As Sexual Assault Rumors Swirl, Yale Basketball Team Continues to Support Their Expelled Captain

Yale guard Nick Victor (21) and teammates, celebrating their Saturday win against Columbia, raise 4 fingers in reference to recently expelled captain Jack Montague. (Image via Bryan R. Smith/AP)
Yale guard Nick Victor (21) and teammates, celebrating their Saturday win against Columbia, raise 4 fingers in reference to recently expelled captain Jack Montague. (Image via Bryan R. Smith/AP)

The Yale men’s basketball team, facing controversy over various public displays of support for expelled team captain Jack Montague, has signaled a continuation of that support following their win against Columbia on Saturday.


In the moments following Yale’s win, which clinched the team’s N.C.A.A. bid, the Yale Daily News reports that members of the team raised four fingers to signal Montague’s jersey number. Guard Khaliq Ghani also reportedly had Montague’s nickname, “Gucci,” written on his wrist tape during the game. Members of the team have expressed their seemingly unwavering loyalty in response to the departure of their captain, whose expulsion—recently confirmed by his father—has not been and likely will not be explained by the university (Yale has cited the Family Educational Rights and Privacy Act).

Ghani told Sports Illustrated: “We’re not trying to offend anyone, it’s just coming from the heart. Jack is still the captain of our team.”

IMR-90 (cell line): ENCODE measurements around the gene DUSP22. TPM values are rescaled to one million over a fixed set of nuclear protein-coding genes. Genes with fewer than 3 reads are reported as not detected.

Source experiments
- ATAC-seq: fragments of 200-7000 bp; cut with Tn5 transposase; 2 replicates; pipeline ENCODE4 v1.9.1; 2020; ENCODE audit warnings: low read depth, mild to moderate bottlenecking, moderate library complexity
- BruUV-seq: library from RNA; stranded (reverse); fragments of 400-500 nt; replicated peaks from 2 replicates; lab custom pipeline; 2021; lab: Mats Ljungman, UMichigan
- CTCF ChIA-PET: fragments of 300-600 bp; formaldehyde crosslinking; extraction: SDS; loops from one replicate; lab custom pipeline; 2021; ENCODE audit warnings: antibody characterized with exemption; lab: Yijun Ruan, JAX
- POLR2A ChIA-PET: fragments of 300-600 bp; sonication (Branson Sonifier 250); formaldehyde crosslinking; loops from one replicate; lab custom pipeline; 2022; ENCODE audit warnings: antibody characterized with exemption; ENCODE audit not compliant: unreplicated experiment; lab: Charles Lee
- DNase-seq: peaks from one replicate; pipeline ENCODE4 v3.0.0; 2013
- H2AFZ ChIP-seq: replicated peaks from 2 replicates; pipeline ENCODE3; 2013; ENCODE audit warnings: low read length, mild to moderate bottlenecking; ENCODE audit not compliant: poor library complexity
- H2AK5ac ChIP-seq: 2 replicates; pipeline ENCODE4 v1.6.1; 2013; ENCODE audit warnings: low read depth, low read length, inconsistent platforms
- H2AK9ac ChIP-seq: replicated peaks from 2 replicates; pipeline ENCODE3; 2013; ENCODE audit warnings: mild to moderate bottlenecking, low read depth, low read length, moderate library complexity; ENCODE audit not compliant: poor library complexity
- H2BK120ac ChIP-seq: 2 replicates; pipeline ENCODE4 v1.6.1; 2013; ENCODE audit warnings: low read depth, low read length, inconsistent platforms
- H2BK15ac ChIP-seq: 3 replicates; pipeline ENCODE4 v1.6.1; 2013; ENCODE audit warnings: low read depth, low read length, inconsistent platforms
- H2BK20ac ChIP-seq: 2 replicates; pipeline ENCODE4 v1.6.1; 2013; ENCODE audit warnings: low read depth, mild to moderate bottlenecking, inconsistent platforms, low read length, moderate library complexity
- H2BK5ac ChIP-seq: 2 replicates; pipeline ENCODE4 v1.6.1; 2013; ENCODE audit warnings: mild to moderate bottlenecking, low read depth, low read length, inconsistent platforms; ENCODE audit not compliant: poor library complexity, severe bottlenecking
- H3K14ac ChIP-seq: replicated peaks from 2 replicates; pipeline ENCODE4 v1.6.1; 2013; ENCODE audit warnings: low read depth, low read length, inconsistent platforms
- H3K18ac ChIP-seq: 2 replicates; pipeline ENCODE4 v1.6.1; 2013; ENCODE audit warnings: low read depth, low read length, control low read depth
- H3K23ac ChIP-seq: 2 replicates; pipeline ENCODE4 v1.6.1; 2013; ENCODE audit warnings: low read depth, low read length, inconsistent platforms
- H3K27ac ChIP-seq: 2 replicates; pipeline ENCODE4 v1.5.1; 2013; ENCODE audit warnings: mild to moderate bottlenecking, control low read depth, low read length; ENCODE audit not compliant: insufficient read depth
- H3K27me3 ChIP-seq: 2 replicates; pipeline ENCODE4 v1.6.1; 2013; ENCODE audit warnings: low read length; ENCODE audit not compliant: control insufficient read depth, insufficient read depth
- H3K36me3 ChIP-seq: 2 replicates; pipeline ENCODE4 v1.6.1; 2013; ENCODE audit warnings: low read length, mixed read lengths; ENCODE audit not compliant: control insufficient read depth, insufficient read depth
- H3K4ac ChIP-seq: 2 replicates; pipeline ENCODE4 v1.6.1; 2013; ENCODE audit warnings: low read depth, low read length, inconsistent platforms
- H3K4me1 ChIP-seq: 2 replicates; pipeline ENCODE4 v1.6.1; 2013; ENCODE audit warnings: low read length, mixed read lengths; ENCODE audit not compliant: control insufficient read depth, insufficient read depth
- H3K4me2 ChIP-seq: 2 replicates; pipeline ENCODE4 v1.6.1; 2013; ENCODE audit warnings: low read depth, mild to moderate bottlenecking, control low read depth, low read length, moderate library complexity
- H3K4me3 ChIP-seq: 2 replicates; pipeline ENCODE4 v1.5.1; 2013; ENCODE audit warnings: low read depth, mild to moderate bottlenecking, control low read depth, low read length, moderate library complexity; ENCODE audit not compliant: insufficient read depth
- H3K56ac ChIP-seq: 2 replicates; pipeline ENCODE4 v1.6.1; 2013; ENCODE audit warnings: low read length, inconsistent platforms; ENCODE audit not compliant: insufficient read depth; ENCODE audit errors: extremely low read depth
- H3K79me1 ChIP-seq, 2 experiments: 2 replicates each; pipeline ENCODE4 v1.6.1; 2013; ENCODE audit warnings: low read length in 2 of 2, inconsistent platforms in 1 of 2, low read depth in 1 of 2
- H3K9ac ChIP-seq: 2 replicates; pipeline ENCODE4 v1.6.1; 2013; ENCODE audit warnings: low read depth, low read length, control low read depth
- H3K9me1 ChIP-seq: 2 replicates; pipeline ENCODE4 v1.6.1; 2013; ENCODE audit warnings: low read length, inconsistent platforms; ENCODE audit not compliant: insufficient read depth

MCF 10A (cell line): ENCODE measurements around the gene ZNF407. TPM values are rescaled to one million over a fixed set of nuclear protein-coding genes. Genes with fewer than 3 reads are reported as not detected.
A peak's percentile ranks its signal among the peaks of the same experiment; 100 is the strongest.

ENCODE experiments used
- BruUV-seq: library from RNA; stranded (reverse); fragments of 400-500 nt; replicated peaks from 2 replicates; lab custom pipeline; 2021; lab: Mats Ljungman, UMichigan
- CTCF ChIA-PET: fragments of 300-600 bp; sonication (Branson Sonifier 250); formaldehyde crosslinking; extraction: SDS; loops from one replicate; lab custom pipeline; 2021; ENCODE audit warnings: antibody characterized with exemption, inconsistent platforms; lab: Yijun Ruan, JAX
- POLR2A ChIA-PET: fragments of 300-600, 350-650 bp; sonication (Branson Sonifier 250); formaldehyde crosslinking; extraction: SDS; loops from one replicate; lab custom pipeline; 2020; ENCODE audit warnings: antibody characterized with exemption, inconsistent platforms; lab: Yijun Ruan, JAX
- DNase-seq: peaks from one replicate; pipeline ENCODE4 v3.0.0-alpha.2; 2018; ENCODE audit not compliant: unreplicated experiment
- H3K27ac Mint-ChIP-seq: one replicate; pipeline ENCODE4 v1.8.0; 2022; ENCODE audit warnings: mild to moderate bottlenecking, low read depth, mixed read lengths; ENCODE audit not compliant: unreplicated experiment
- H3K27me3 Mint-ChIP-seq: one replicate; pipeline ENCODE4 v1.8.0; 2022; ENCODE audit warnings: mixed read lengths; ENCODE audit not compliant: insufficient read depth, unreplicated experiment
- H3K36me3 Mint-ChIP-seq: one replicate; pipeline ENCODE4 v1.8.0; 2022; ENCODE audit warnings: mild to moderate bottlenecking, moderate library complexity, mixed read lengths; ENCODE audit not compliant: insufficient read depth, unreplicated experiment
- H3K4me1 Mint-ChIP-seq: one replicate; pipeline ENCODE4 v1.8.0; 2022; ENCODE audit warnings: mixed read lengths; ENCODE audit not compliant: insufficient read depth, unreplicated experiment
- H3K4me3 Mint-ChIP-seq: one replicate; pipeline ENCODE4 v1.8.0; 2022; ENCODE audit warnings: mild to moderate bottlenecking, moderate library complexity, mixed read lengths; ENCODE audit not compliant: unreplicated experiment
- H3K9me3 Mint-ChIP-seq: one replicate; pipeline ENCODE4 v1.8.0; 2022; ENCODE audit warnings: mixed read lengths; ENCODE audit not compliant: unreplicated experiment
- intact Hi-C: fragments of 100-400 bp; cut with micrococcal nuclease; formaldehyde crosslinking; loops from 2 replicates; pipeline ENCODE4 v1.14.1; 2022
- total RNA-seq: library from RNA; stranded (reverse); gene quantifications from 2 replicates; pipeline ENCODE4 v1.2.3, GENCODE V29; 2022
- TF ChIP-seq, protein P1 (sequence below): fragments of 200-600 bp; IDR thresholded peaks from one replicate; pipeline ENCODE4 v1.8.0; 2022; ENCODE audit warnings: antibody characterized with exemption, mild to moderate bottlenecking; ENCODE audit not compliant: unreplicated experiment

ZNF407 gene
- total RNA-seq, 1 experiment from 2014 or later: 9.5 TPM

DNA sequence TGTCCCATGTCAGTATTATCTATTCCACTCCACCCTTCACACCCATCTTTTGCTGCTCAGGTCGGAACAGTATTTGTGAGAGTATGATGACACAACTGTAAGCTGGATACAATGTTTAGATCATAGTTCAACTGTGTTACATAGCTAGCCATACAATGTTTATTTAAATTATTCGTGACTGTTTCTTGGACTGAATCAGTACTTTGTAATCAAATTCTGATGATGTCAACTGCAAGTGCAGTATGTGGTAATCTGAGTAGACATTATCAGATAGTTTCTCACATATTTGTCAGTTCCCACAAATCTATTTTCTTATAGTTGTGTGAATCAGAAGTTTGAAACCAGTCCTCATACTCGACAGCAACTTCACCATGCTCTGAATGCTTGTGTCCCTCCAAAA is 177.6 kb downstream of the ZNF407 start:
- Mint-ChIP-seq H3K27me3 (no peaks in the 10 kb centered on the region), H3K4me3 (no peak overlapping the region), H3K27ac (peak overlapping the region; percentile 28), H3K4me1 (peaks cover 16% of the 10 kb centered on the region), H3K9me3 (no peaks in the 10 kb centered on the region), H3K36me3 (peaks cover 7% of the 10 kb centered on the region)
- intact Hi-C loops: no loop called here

“He’s our leader, he’s our captain,” Senior Justin Sears told Newsweek. “We are always talking, always texting. He’s not here, but he is always with us.” Sears told Sports Illustrated that “tonight was not perfect for us. We miss Jack.”

Newsweek reports that Montague FaceTimed with the team prior to Saturday’s game. During that conversation, SI reports, Montague indicated that he would attend upcoming games. While teammates declined to comment, head coach James Jones waved off rumors that Montague was expelled for sexual assault, which caught the attention of the media when posters appeared around campus last week asking the men’s basketball team to “stop supporting a rapist.”

“That isn’t of any interest to me,” Jones told SI. “The only interesting thing to me right now is winning a basketball game.” The YDN reports that Jones said in an interview: “Jack knows how we feel about him—we love him. He’s a great young man and we love him.”


In an op-ed titled “Misplaced Solidarity,” published on Friday in The Yale Herald, student Lucy Carmelo outlined the critiques she and others at Yale have with the basketball team’s vocal (and visual) support for Montague, including their decision to wear shirts bearing Montague’s nickname, “Gucci”:

The shirts did, in fact, “make it as clear as possible that Jack is one of [their] brothers,” as senior forward Justin Sears told the YDN. It’s just that their expression of brotherhood is incompatible with a campus climate in which everyone can feel safe. The basketball team, or any varsity team for that matter, stands in a particularly privileged position; inherently, some voices will be heard louder than others. There is a power in the scope of their public reach that can also be a burden.


Carmelo wrote that this uneven power dynamic extends to media coverage of the team, writing, “From the YDN to ESPN, reporters are giving a voice to these players, enabling them to make comments that derail the conversation and perpetuate rape culture.”